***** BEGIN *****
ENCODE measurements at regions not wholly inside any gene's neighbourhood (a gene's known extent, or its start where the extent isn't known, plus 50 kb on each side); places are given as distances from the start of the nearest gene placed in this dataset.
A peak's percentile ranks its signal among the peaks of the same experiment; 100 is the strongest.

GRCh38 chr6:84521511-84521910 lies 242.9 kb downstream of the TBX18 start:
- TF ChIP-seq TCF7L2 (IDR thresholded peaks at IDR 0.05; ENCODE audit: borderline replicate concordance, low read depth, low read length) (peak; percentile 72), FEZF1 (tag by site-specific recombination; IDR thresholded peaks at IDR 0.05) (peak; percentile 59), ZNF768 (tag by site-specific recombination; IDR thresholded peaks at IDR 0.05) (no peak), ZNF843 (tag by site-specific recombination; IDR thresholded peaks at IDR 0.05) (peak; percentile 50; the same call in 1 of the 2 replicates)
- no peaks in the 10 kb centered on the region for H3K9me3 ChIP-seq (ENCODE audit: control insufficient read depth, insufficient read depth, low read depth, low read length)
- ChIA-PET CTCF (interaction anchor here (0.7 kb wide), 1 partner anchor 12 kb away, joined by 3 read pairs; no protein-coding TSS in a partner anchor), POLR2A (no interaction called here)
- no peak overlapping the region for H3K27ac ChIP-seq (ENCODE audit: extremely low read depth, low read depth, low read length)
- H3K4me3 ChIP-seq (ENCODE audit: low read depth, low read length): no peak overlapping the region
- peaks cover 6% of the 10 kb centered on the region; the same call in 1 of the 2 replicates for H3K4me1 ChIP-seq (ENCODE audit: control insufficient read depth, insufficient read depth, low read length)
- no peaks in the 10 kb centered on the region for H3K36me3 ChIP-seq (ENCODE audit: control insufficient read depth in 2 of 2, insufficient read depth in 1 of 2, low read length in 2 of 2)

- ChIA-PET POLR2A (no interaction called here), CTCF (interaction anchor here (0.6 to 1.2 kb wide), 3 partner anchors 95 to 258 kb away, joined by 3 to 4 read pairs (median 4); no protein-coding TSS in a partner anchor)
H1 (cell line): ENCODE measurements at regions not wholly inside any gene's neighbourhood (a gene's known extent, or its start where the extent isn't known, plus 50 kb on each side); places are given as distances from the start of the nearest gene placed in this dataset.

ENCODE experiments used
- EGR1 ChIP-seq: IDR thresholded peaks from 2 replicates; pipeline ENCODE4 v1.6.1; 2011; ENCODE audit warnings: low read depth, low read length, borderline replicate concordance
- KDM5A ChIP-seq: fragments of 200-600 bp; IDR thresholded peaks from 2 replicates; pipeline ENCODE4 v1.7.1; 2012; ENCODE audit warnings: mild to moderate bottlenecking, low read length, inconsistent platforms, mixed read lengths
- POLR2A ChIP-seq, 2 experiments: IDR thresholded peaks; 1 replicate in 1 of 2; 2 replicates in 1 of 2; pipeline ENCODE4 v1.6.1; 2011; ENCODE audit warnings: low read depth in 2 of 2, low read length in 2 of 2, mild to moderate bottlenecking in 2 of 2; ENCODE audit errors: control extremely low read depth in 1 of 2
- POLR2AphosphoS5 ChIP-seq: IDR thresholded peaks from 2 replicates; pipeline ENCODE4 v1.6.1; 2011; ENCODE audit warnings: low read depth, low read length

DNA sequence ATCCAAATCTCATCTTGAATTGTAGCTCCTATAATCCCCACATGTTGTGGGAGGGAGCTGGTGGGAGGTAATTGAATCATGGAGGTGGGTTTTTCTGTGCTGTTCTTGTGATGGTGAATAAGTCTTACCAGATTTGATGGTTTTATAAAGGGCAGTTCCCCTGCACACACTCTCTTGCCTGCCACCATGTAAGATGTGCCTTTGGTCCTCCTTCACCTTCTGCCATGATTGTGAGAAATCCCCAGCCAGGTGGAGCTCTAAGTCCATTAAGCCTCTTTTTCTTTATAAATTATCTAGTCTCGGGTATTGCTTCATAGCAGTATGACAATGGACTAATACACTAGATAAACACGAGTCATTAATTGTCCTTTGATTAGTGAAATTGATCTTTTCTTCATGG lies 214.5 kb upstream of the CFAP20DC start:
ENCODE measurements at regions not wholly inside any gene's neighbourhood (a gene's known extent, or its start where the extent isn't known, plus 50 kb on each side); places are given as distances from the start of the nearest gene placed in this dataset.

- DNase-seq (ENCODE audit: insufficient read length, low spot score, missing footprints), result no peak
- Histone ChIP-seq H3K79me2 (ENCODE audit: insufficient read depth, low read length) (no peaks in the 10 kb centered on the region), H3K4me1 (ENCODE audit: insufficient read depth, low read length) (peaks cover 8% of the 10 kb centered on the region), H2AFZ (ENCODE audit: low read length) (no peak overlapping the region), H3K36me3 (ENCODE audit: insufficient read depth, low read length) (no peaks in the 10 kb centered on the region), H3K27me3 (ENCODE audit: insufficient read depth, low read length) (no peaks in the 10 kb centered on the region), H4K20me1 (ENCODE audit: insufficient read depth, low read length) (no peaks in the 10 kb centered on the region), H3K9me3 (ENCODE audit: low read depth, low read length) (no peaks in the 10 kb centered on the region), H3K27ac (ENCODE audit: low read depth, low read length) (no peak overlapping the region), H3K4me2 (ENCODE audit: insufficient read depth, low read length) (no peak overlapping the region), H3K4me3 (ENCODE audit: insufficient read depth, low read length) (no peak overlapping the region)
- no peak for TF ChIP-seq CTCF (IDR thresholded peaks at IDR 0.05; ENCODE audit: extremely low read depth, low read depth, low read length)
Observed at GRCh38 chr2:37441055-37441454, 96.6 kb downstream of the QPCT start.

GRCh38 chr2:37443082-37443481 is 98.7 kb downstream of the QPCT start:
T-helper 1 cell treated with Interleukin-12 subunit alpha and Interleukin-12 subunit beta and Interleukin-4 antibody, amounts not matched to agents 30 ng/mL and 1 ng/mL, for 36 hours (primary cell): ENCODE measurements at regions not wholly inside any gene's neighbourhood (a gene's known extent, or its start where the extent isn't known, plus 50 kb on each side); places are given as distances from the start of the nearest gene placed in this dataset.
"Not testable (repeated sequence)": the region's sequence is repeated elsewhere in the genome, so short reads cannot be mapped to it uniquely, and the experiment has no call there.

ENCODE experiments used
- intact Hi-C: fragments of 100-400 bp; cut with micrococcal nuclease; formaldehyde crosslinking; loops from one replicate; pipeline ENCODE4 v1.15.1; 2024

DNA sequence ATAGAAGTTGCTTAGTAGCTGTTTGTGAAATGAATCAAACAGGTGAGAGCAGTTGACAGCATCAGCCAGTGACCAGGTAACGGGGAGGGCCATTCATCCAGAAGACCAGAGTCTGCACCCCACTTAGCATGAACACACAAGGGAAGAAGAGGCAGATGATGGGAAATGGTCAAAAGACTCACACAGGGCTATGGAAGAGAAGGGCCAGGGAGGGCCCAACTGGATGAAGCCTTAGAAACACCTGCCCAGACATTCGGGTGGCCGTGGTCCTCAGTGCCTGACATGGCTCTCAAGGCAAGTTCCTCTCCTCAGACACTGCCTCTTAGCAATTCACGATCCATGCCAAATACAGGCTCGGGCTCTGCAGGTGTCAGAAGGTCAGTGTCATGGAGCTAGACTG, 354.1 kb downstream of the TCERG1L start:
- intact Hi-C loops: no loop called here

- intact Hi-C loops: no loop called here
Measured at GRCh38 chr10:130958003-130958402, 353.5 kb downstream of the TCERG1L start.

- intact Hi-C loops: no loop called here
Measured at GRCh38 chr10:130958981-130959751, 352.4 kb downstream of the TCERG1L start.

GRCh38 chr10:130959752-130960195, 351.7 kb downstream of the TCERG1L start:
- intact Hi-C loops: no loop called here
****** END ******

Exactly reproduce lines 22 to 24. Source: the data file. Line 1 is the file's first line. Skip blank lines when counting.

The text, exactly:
- no peak for TF ChIP-seq CTCF (IDR thresholded peaks at IDR 0.05; ENCODE audit: extremely low read depth, low read depth, low read length)
Observed at GRCh38 chr2:37441055-37441454, 96.6 kb downstream of the QPCT start.

GRCh38 chr2:37443082-37443481 is 98.7 kb downstream of the QPCT start: